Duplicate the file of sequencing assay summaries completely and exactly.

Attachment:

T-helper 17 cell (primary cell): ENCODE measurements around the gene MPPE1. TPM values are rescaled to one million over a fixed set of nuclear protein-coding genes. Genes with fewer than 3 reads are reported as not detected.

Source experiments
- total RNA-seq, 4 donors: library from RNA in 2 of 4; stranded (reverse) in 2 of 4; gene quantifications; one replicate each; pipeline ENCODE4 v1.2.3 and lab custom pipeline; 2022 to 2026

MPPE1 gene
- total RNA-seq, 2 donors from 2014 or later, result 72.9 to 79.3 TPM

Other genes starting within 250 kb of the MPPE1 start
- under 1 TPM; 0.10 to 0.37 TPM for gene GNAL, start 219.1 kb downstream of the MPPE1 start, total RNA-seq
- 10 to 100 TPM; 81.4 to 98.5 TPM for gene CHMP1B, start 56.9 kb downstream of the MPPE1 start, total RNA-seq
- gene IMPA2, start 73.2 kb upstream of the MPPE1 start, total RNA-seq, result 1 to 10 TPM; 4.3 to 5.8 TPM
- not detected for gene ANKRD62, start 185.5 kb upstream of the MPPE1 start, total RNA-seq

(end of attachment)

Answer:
T-helper 17 cell (primary cell): ENCODE measurements around the gene MPPE1. TPM values are rescaled to one million over a fixed set of nuclear protein-coding genes. Genes with fewer than 3 reads are reported as not detected.

Source experiments
- total RNA-seq, 4 donors: library from RNA in 2 of 4; stranded (reverse) in 2 of 4; gene quantifications; one replicate each; pipeline ENCODE4 v1.2.3 and lab custom pipeline; 2022 to 2026

MPPE1 gene
- total RNA-seq, 2 donors from 2014 or later, result 72.9 to 79.3 TPM

Other genes starting within 250 kb of the MPPE1 start
- under 1 TPM; 0.10 to 0.37 TPM for gene GNAL, start 219.1 kb downstream of the MPPE1 start, total RNA-seq
- 10 to 100 TPM; 81.4 to 98.5 TPM for gene CHMP1B, start 56.9 kb downstream of the MPPE1 start, total RNA-seq
- gene IMPA2, start 73.2 kb upstream of the MPPE1 start, total RNA-seq, result 1 to 10 TPM; 4.3 to 5.8 TPM
- not detected for gene ANKRD62, start 185.5 kb upstream of the MPPE1 start, total RNA-seq